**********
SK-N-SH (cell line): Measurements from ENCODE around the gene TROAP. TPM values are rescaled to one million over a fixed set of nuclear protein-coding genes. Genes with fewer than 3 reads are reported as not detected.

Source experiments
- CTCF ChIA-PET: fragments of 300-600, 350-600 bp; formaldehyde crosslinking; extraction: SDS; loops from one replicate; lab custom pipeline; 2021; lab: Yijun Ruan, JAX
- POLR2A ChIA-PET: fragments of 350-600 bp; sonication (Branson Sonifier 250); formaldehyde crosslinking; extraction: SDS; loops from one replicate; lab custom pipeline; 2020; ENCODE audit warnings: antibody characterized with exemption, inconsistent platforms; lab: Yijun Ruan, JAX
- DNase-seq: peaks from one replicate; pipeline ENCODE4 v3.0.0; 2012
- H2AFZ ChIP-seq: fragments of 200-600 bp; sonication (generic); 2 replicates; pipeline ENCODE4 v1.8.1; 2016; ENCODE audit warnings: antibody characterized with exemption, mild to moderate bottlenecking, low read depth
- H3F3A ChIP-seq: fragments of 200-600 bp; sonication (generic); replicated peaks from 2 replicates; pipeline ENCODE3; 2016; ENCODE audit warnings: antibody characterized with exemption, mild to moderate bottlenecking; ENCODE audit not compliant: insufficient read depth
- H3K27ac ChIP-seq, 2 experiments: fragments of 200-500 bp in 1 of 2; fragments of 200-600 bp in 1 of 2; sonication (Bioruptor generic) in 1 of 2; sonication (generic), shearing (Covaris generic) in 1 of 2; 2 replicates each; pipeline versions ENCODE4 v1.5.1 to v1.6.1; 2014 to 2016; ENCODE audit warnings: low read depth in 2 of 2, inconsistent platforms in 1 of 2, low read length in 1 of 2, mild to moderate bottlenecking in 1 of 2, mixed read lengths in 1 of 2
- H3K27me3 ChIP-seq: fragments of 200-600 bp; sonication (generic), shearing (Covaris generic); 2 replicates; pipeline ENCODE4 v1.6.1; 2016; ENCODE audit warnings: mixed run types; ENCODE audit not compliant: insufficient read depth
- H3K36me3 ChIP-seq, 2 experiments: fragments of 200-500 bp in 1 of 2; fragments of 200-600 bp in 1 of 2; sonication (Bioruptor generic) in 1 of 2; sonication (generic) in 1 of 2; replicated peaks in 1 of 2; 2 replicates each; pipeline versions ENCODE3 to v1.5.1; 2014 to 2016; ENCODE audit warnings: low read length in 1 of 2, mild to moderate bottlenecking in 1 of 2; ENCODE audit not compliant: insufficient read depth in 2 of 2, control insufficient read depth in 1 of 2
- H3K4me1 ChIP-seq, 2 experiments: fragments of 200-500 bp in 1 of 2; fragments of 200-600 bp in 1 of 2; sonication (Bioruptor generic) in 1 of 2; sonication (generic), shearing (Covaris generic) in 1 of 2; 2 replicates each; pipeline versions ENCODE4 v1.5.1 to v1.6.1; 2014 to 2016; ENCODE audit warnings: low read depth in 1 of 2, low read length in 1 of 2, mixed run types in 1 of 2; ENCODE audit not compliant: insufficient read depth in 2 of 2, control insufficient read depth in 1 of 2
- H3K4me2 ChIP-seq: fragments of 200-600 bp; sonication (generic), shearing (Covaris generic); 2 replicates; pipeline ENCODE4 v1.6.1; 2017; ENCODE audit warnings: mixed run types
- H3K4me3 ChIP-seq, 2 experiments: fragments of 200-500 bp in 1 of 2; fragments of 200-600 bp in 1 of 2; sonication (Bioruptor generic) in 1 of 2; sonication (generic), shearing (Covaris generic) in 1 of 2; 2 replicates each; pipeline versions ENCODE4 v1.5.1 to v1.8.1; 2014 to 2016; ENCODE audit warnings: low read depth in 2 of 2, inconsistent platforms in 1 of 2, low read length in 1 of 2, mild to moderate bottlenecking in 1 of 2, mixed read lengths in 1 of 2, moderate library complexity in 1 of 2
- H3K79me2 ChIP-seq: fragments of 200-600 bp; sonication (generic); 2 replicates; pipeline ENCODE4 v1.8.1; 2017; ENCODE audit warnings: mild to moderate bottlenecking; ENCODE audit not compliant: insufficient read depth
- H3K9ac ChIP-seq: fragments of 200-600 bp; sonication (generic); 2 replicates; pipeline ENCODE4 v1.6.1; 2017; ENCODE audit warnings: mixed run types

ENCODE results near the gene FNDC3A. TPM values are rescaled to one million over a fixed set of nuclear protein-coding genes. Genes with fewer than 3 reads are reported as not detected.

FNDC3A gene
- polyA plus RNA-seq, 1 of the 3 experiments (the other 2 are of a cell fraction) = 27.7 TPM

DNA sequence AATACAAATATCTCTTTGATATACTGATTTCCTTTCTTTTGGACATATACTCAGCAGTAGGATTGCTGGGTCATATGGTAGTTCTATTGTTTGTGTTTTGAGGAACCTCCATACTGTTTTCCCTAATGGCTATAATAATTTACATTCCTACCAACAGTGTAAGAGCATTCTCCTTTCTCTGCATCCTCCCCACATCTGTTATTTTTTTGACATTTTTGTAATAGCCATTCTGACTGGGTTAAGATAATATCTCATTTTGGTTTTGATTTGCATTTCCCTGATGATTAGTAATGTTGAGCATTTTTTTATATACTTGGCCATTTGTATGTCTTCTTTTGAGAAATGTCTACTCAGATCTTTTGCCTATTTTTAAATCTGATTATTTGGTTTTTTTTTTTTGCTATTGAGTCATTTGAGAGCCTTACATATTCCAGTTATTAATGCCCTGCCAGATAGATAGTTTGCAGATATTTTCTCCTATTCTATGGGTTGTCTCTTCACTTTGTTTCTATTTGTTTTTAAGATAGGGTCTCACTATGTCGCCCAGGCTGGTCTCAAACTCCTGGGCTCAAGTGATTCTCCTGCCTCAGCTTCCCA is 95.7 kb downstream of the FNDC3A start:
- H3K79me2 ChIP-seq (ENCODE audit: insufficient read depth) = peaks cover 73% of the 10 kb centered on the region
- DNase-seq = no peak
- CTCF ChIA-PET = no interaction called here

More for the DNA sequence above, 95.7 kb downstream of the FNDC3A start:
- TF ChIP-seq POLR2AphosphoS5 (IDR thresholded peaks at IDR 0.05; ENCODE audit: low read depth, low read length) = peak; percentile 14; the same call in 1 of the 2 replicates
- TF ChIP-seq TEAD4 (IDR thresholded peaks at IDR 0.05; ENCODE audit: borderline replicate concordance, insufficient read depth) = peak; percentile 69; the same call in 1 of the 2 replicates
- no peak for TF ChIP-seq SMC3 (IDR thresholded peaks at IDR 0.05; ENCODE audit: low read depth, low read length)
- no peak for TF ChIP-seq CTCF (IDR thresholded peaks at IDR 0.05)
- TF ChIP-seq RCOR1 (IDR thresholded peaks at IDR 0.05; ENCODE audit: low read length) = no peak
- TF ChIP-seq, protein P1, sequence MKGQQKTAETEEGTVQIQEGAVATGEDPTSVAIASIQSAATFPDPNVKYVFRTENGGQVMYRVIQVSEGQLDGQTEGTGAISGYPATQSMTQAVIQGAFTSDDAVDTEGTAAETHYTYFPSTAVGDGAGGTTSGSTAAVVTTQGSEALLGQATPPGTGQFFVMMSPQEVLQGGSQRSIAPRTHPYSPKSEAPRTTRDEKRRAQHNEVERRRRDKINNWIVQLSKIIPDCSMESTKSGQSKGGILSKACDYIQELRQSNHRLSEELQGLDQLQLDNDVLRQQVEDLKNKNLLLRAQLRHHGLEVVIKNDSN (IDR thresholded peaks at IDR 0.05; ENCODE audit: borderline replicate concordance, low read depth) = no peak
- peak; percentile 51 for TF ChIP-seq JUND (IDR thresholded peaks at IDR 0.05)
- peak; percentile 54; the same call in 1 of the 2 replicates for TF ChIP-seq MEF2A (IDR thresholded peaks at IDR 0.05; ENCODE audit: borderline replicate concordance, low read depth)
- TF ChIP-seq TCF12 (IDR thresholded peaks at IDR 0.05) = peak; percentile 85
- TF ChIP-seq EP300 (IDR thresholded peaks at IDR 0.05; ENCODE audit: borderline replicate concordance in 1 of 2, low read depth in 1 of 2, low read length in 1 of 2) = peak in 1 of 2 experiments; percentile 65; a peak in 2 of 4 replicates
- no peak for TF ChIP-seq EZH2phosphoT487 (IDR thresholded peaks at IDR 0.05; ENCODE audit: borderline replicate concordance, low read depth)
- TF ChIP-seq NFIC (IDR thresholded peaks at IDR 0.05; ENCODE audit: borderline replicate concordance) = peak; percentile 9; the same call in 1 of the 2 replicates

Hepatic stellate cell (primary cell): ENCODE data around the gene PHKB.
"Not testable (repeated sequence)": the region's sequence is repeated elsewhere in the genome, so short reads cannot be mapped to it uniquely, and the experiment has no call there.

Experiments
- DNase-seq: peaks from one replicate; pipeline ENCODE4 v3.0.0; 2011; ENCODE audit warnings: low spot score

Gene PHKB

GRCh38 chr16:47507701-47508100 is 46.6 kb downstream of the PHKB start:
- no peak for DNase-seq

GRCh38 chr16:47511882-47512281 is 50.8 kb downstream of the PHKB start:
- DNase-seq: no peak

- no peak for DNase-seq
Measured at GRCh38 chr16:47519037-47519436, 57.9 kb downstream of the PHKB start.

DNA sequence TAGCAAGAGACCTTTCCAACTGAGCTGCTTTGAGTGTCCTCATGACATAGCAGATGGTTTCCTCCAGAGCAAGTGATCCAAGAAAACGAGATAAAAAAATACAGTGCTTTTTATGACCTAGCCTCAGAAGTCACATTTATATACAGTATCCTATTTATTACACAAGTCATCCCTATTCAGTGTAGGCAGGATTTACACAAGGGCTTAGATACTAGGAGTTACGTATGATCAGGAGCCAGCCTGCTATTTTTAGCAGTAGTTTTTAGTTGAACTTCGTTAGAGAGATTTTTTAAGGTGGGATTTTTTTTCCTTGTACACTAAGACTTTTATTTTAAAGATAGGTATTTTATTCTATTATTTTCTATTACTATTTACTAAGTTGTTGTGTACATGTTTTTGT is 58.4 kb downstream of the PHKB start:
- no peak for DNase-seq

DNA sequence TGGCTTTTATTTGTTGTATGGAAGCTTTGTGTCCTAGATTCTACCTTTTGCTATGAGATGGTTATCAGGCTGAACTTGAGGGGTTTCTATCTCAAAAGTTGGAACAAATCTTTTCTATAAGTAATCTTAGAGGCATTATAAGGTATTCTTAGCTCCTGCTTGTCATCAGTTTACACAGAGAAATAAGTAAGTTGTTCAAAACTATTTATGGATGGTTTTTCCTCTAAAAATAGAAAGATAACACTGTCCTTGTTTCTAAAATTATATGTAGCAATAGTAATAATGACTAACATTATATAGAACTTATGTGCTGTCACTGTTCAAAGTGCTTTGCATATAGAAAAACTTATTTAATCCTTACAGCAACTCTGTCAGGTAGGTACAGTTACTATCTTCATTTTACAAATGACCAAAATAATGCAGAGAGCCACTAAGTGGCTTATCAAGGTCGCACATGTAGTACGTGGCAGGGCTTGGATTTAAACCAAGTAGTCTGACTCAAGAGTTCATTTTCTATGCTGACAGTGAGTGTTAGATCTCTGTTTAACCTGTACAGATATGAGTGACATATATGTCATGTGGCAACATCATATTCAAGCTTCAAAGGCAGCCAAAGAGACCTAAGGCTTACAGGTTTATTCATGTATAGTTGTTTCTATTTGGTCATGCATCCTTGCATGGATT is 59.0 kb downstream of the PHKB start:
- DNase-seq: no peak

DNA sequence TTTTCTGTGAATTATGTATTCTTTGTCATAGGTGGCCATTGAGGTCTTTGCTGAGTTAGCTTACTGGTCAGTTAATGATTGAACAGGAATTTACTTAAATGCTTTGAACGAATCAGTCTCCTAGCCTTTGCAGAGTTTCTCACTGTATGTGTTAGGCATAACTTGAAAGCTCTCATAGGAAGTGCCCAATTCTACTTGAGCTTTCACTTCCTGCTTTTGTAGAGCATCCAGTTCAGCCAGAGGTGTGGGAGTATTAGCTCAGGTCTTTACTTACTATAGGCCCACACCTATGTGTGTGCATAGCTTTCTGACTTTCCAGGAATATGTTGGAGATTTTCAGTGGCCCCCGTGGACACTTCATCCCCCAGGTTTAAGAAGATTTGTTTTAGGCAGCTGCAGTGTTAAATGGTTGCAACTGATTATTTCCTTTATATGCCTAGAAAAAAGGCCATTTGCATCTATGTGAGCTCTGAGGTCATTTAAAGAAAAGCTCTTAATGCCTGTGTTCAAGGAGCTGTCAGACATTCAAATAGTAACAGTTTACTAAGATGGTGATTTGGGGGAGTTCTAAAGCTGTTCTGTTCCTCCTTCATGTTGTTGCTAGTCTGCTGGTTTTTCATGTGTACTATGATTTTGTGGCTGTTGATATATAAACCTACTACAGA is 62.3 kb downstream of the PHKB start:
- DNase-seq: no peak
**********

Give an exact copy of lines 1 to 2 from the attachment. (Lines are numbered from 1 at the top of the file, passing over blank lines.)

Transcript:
SK-N-SH (cell line): Measurements from ENCODE around the gene TROAP. TPM values are rescaled to one million over a fixed set of nuclear protein-coding genes. Genes with fewer than 3 reads are reported as not detected.

Source experiments